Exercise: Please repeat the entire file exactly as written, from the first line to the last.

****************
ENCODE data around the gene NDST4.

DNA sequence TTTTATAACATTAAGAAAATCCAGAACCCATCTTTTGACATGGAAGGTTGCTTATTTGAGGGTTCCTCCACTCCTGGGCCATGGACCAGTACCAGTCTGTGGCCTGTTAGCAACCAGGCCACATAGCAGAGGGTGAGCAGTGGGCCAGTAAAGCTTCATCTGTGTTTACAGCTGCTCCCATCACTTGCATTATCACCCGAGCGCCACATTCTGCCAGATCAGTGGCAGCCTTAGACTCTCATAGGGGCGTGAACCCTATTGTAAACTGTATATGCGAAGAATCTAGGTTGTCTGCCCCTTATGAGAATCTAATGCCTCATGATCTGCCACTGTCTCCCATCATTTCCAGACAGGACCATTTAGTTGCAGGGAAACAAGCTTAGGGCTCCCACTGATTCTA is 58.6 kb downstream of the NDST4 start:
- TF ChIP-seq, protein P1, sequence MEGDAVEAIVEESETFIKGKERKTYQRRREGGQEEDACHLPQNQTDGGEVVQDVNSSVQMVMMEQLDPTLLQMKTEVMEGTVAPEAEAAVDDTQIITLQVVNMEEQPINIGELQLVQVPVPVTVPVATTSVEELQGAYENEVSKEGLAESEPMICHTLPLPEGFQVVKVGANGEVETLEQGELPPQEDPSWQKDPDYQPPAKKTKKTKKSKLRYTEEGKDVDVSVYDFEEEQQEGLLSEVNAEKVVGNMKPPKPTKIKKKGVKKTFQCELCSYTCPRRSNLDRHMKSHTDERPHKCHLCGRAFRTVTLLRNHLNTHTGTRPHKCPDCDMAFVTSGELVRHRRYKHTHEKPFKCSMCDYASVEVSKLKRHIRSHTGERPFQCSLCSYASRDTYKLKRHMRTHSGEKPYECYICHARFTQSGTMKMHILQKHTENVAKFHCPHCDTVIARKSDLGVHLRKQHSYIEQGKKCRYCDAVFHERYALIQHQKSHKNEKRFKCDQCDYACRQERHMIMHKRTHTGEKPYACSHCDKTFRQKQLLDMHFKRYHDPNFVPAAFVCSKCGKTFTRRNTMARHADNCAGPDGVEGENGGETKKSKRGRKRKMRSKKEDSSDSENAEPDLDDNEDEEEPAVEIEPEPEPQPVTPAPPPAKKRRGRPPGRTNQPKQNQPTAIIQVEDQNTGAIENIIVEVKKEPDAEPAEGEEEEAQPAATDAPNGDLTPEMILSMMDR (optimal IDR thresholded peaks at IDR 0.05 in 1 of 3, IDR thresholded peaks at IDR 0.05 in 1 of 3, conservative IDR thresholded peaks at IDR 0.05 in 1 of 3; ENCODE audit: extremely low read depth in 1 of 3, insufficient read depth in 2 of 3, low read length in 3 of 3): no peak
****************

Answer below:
ENCODE data around the gene NDST4.

DNA sequence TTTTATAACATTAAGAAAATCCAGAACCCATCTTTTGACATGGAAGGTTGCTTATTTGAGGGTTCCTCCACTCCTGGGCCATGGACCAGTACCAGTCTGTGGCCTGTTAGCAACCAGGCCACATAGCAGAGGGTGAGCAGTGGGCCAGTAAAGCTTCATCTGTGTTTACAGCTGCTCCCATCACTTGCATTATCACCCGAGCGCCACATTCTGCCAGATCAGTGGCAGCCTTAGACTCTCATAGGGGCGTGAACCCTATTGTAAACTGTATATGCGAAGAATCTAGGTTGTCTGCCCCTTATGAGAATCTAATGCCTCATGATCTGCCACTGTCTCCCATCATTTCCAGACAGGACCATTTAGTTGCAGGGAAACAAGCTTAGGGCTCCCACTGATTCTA is 58.6 kb downstream of the NDST4 start:
- TF ChIP-seq, protein P1, sequence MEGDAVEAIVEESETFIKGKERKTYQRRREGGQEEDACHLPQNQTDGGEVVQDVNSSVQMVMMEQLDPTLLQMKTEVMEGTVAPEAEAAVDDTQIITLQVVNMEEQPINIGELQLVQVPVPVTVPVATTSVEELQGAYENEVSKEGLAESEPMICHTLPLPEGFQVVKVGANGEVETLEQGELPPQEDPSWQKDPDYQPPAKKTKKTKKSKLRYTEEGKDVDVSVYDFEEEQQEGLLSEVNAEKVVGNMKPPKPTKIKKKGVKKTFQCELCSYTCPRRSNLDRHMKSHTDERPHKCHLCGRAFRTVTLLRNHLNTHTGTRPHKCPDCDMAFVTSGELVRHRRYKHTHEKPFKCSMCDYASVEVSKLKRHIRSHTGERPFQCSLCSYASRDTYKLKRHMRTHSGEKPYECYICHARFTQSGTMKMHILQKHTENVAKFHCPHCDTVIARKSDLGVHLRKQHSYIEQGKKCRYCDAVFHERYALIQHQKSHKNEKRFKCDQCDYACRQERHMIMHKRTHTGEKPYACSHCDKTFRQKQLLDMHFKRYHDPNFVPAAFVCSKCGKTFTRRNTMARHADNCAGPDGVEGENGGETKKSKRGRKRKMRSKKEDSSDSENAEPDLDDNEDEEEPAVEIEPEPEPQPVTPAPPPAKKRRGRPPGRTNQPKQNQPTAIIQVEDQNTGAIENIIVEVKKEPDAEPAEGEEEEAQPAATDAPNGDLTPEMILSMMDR (optimal IDR thresholded peaks at IDR 0.05 in 1 of 3, IDR thresholded peaks at IDR 0.05 in 1 of 3, conservative IDR thresholded peaks at IDR 0.05 in 1 of 3; ENCODE audit: extremely low read depth in 1 of 3, insufficient read depth in 2 of 3, low read length in 3 of 3): no peak